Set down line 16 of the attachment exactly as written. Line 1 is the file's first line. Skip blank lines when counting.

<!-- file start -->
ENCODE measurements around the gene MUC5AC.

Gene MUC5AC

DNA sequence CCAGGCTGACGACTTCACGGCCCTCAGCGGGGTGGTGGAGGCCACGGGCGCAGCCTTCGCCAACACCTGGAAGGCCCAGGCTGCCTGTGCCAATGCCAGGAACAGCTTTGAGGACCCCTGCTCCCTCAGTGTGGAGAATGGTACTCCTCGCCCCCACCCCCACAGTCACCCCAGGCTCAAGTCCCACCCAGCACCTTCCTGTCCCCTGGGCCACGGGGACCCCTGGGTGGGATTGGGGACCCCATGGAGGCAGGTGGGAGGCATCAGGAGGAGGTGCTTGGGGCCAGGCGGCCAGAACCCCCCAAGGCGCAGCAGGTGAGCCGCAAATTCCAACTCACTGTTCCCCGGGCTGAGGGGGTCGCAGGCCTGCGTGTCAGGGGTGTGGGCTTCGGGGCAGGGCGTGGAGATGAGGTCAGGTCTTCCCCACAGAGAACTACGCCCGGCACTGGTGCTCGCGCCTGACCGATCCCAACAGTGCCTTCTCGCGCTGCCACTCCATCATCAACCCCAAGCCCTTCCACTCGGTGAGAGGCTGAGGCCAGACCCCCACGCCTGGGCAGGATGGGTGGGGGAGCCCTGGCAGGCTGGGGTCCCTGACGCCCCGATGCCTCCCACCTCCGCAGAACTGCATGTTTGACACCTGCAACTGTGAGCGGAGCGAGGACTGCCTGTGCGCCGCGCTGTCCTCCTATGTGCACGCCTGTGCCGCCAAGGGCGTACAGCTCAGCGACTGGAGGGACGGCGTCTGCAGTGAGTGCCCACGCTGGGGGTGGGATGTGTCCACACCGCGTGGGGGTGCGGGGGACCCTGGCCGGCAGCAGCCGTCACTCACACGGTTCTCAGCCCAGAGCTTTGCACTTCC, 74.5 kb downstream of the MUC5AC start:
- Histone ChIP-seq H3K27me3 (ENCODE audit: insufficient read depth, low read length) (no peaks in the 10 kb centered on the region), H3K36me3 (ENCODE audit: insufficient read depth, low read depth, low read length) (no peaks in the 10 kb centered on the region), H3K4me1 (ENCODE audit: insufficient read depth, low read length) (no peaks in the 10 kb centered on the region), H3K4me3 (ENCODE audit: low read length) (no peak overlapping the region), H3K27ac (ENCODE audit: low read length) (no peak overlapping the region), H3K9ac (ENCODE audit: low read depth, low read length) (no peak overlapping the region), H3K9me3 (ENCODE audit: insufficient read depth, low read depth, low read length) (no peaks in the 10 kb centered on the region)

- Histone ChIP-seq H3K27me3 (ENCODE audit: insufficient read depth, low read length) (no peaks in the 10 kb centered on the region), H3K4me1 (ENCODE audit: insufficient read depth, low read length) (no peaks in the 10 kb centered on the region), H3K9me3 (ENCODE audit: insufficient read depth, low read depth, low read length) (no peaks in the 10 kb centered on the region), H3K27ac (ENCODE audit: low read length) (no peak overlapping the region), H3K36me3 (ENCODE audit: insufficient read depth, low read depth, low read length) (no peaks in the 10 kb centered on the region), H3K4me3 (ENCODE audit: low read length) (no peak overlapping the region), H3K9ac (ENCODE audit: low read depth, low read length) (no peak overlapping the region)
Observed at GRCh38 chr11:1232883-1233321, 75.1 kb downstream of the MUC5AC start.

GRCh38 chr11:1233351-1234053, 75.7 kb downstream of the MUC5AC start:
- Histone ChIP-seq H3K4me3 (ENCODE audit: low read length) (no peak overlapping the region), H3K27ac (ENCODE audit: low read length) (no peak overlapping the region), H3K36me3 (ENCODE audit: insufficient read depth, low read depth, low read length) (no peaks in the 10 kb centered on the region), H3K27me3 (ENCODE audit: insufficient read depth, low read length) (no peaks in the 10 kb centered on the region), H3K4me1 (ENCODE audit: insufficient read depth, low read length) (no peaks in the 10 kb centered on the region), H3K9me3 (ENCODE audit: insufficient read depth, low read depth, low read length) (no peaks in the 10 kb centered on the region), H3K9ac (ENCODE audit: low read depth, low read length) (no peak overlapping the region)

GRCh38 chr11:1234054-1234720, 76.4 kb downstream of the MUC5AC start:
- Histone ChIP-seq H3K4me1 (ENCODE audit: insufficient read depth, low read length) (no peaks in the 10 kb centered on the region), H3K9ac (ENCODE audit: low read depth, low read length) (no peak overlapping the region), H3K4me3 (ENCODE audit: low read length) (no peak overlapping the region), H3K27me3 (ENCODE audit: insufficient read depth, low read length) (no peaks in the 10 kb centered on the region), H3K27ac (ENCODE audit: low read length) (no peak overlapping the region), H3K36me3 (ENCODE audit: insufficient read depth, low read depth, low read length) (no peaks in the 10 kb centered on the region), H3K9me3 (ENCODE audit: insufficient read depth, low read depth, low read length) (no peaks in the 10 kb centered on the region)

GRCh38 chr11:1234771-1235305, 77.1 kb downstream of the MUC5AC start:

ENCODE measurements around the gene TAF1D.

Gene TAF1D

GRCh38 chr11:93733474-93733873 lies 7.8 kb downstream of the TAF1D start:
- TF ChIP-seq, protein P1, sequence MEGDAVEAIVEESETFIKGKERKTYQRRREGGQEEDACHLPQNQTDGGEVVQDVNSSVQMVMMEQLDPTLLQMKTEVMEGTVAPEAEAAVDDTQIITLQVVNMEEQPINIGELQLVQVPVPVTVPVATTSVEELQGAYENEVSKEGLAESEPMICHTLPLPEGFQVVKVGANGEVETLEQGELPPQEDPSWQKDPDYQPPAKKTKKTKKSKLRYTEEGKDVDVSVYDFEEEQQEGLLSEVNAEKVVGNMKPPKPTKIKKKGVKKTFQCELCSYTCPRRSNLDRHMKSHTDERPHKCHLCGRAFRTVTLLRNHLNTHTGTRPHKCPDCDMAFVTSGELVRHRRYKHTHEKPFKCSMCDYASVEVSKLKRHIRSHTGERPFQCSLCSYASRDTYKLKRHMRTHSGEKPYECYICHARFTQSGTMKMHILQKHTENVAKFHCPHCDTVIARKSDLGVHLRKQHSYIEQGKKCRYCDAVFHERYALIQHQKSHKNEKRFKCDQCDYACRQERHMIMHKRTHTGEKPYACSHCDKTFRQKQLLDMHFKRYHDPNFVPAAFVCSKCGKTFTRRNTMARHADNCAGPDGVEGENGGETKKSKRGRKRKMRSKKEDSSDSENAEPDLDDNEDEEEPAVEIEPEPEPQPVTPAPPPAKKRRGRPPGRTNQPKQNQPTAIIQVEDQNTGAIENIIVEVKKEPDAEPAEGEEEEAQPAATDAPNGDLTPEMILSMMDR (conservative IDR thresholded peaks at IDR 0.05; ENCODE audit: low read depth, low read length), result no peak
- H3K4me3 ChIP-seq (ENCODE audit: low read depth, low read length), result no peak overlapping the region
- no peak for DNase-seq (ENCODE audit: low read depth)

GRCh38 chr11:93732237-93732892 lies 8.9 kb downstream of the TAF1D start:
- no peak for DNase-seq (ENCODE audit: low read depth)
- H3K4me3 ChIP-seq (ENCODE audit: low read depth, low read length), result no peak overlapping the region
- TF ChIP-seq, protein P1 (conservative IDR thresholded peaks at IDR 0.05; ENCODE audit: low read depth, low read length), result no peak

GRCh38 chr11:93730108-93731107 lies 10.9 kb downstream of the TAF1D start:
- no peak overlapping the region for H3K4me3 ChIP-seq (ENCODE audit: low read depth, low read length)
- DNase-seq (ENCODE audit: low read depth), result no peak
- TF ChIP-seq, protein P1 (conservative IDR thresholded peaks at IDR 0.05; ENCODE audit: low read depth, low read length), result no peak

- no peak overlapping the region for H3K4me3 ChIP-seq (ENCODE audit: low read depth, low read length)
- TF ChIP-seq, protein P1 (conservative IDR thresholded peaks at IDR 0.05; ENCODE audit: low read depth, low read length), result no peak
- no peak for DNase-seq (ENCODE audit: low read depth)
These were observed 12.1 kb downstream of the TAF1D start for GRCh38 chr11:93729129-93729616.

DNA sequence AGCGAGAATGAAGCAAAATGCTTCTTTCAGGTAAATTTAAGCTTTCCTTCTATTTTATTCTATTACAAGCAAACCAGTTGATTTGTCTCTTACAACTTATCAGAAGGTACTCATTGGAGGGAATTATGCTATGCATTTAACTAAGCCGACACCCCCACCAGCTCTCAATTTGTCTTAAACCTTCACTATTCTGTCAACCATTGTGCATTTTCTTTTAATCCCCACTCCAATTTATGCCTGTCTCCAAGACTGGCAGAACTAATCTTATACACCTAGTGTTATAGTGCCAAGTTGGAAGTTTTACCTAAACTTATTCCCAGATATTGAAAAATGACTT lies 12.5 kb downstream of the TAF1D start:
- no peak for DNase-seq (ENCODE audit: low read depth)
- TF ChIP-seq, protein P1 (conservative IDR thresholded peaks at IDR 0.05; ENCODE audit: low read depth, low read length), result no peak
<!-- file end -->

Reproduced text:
- H3K4me3 ChIP-seq (ENCODE audit: low read depth, low read length), result no peak overlapping the region